Catherine Story: when the ordinary becomes terrifying

 In ArtCrit


(Above: Cinema (II) Catherine Story, 2009)
If ever I saw a debut show which contained the seeds of future greatness – and not too distant greatness at that – it is this exhibition of paintings and maquettes by Catherine Story. She paints the innocuous objects of our domestic environments, but they take on a darkly oneiric life (as if in a uncomfortable dream). An old thirties corner-cupboard now looks like it has a sinister embrace. The dark black cubby hole at its centre has become a kind of facial abyss. A large ball of whitish cotton wool – or is it clay? – now seems to throb with fleshiness. Story has made a maquette in the shape of an electricity pylon, but filling in its form, so it looks like a kind of anthropomorphic robot with ears. She has gone on to paint these maquettes: in one extraordinary work on plywood, there are two of them, in ¬†shades of white and grey, as if they are a couple on a walk. I want to know: how many other people remember looking out the car window as a child, watching the pylons dotting the landscape and imagining they were alive, an army of robots. Story’s painting displays as much acumen as austerity – the palette of greys, whites and browns echoes that of Picasso and Braque’s analytical Cubism (and her work has that much discipline for this to be an appropriate echo). Her painting style is disarmingly plain, but sharply consistent, with a purposed modesty, and its complemented by the brown paper she often paints on , as well as by the abscence of picture frames.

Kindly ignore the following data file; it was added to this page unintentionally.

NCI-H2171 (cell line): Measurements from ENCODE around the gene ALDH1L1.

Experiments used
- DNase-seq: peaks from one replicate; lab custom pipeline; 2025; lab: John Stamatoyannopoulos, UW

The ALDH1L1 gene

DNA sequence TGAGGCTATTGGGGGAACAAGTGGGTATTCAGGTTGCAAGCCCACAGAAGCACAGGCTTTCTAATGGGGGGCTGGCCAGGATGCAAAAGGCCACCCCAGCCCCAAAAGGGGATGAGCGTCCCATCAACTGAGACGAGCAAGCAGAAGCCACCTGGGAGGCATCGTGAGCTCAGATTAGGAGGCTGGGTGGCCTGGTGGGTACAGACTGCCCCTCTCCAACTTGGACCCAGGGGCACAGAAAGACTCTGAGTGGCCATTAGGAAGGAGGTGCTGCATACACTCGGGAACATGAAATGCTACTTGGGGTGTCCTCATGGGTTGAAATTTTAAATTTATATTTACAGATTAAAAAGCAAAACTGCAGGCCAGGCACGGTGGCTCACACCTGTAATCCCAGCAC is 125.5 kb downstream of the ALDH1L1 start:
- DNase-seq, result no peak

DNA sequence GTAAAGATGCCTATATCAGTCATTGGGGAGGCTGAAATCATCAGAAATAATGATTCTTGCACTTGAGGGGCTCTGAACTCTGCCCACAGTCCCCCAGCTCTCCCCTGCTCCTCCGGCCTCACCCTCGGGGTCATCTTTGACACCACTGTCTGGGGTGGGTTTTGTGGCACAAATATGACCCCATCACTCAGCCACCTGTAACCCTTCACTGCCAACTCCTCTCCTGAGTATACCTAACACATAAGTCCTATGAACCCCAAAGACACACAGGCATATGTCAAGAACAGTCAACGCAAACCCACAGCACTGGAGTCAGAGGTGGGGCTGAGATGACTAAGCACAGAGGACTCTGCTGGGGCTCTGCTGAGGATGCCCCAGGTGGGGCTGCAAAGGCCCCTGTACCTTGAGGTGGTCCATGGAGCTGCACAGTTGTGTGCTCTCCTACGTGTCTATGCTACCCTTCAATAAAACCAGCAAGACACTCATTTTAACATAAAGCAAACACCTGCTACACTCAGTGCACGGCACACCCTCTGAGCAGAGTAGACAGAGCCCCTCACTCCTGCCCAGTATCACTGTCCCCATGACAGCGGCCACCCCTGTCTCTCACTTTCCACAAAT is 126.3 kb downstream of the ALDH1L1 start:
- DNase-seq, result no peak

The objects in her pictures gain a mysterious solidity thanks to carefully-textured paint – oil mixed with sawdust, I believe. Titles add a third, often metaphorical layer to this unnerving work. That ball of what looked like cotton wool is “Planet X”, a reference to the astronomer who took photos of Pluto with his telescope without realising it before he died – thus this image of a squidgy ball becomes a fable about chance and a dark episode of missed greatness. This is utterly brilliant minimal surrealism (if you want a ‘ism’ for it).

Catherine Story, Carl Freedman Gallery, 44a Charlotte St, London EC2. Exhibition continues until Nov 21.

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